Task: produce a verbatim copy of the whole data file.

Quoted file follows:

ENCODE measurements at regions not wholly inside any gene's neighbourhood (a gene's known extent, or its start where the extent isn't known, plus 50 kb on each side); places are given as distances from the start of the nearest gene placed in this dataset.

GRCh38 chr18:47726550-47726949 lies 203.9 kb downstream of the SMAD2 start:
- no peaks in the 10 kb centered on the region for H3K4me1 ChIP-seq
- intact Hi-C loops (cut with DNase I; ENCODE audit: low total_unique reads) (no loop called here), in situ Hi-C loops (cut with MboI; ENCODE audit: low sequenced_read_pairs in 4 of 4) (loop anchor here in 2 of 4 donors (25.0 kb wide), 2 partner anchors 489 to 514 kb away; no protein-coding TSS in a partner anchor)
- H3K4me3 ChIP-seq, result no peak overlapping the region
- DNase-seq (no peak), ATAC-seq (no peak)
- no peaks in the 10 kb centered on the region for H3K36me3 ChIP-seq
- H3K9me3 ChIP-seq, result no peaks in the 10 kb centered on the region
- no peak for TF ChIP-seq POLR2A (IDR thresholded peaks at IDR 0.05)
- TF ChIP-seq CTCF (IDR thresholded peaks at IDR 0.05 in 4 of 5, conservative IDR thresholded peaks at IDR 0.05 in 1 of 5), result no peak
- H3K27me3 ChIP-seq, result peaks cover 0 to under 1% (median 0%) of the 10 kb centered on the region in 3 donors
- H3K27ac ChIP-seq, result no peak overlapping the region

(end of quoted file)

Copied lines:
ENCODE measurements at regions not wholly inside any gene's neighbourhood (a gene's known extent, or its start where the extent isn't known, plus 50 kb on each side); places are given as distances from the start of the nearest gene placed in this dataset.

GRCh38 chr18:47726550-47726949 lies 203.9 kb downstream of the SMAD2 start:
- no peaks in the 10 kb centered on the region for H3K4me1 ChIP-seq
- intact Hi-C loops (cut with DNase I; ENCODE audit: low total_unique reads) (no loop called here), in situ Hi-C loops (cut with MboI; ENCODE audit: low sequenced_read_pairs in 4 of 4) (loop anchor here in 2 of 4 donors (25.0 kb wide), 2 partner anchors 489 to 514 kb away; no protein-coding TSS in a partner anchor)
- H3K4me3 ChIP-seq, result no peak overlapping the region
- DNase-seq (no peak), ATAC-seq (no peak)
- no peaks in the 10 kb centered on the region for H3K36me3 ChIP-seq
- H3K9me3 ChIP-seq, result no peaks in the 10 kb centered on the region
- no peak for TF ChIP-seq POLR2A (IDR thresholded peaks at IDR 0.05)
- TF ChIP-seq CTCF (IDR thresholded peaks at IDR 0.05 in 4 of 5, conservative IDR thresholded peaks at IDR 0.05 in 1 of 5), result no peak
- H3K27me3 ChIP-seq, result peaks cover 0 to under 1% (median 0%) of the 10 kb centered on the region in 3 donors
- H3K27ac ChIP-seq, result no peak overlapping the region